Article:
Celebrating ten years of The Surprising God blog

It's hard to believe, but the first post here on The Surprising God blog appeared on September 8, 2007---just about ten years ago. It was written by GCI Pastor Timothy Brassell. Over the years, there have been 540 posts, 1350 comments and 855,000 pageviews.

I'm grateful for the many who have commented and posted, and especially for whatever contribution this blog has made in helping readers grow in understanding, appreciating and living into the stunning reality addressed by an incarnational Trinitarian theology. Here's to ten years more?

Praying for reconciliation in the face of racial hostility

Given recent events in the US, I feel it appropriate to pause from my regular posts on The Surprising God to address the shocking and divisive racial hostility erupting in many places and ways. This hostility flies in the face of all our Lord Jesus Christ stands for and, through the Spirit, is working toward in our world through his ongoing ministry of reconciliation.
Toward the goal of reconciliation (and the transformation of the heart it entails), I offer below a litany (responsive prayer) by Rich Villodas (8/2017) for the body of Christ to pray in worship. Oh Lord, you are making all things new. Please lead us to participate in what you are doing.
A Litany for Racial Hostility in our CountryLeader: Lord Jesus, your Kingdom is good news for a world caught in racial hostility. We ask that you would give us grace for the deep challenges facing our country.
Response: Oh Lord, only you can make all things new. 
Leader: Lord, we confess our anger and our deep sadness for the hatred in our…

Ray Anderson on theology and the practice of ministry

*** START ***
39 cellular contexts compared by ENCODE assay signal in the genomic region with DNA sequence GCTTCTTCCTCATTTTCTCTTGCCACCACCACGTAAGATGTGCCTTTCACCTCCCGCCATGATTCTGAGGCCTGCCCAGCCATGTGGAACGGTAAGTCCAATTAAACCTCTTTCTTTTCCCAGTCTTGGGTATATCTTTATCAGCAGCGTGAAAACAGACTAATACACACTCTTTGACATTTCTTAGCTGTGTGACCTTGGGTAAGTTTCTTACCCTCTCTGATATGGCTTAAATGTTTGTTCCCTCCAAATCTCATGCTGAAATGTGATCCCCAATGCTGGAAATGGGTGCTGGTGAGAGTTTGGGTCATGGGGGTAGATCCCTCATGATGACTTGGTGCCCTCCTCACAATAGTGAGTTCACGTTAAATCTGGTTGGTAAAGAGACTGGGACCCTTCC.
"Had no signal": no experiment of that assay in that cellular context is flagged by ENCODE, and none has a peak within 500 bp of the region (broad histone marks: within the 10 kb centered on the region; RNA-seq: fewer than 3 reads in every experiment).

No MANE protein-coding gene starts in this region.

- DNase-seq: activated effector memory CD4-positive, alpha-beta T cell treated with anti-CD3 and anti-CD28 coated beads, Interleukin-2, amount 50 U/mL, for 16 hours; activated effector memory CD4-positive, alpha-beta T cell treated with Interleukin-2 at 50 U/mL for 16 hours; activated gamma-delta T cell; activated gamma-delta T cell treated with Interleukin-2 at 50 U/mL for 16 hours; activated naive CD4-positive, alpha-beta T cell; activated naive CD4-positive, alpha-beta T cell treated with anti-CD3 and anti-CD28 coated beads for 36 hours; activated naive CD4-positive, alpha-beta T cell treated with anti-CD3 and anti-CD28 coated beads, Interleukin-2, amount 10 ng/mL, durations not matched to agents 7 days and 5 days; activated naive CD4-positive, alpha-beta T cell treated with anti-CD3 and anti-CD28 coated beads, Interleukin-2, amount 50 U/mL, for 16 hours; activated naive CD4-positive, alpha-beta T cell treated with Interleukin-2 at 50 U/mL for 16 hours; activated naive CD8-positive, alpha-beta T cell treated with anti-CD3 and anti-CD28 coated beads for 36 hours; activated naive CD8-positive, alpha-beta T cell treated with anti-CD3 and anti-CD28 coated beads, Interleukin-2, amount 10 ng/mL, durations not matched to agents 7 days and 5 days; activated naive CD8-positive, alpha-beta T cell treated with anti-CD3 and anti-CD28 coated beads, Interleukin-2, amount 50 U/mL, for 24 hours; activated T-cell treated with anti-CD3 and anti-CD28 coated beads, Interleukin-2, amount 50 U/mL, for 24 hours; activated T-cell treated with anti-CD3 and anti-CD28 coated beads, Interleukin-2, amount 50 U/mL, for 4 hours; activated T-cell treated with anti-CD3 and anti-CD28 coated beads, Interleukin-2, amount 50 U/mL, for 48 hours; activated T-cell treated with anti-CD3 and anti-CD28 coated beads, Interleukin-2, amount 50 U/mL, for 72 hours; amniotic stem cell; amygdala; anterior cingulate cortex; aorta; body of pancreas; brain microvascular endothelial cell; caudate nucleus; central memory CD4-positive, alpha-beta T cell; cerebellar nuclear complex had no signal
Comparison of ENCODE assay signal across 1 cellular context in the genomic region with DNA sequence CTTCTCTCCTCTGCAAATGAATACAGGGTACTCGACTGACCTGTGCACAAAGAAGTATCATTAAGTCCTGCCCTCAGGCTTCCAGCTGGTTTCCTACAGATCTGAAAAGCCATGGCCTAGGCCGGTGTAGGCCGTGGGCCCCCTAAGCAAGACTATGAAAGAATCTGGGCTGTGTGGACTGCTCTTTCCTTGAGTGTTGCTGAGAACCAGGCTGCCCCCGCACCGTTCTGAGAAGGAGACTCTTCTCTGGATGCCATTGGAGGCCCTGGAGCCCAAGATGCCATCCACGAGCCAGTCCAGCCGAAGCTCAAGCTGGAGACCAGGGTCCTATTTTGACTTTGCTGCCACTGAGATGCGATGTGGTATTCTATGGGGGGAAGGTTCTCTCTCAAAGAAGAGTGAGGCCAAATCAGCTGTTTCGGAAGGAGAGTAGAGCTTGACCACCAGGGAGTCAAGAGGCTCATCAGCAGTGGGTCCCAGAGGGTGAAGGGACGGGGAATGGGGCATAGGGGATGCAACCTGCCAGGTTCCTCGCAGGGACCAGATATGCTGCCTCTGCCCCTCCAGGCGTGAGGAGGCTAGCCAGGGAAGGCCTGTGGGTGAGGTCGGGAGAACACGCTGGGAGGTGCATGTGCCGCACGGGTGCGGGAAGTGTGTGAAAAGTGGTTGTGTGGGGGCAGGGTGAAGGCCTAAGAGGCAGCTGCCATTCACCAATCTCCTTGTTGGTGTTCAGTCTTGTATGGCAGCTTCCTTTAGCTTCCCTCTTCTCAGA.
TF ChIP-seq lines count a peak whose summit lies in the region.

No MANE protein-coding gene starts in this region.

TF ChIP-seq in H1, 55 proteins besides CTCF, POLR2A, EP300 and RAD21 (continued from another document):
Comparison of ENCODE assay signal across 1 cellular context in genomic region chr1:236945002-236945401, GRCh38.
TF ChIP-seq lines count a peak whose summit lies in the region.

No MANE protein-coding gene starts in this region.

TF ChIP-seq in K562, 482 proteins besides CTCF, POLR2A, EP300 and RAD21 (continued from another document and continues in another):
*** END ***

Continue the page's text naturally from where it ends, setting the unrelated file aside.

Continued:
I've thought a lot about how incarnational Trinitarian theology informs and forms the practice of pastoral ministry. One of the primary theologians who has shaped my thinking in this area is Ray Anderson. I am grateful that I had the opportunity to hear Ray lecture several years ago. Sadly, he is no longer with us, but his books remain---click here for a review on this blog of one of his books. Here is a short video in which he adresses his perspective on theology and the practice of pastoral ministry (at

For more You're Included videos from GCI, go to

"All are included"---what it does and doesn't mean

In the last few posts here on The Surprising God I've been publishing the various parts of an essay by Dr. Gary Deddo being published serially in GCI Equipper (to read the full essay, click here). The goal of Gary's essay (as its title, Clarifying Our Theological Vision, implies) is to clarify some of the key terms and phrases used by GCI in communicating the wonderful truths of the incarnational Trinitarian faith. One of those phrases is all are included---a phrase GCI has used for several years to speak of the glorious truth concerning the nature of humankind on this side of the Christ event (Jesus' incarnation, life, death, resurrection, ascension and sending of the Holy Spirit).

In saying that all are included, the word all refers to believers and non-believers, and the word included means being counted among those who God, in and through Jesus, has reconciled to himself. With that background in mind, I'll now share the text of Part 1 of Gary's essay.

The theo…

Addressing the Christian life

Here is part 4 of "Clarifying Our Theological Vision," an essay by Dr. Gary Deddo being published serially in GCI Equipper. To read the full essay click here.
How does incarnational Trinitarian theology inform our understanding of the Christian life? In this part of the essay, we'll seek to answer that question in a biblically faithful way that aligns with and clarifies our incarnational Trinitarian vision. In doing so, we'll address a related question: Why do believers often struggle with temptation and sometimes fall into sin?It's about relationship and becoming We begin with the reminder that all humanity was created for a relationship of union and communion with God, through Christ, by the Spirit. Rather than fixed, determined beings, we humans are becoming beings, created to become primarily in and through relationship with the Triune God. We thus understand that the Christian life is a becoming life—becoming, in Christ and by the Spirit, who we truly are in …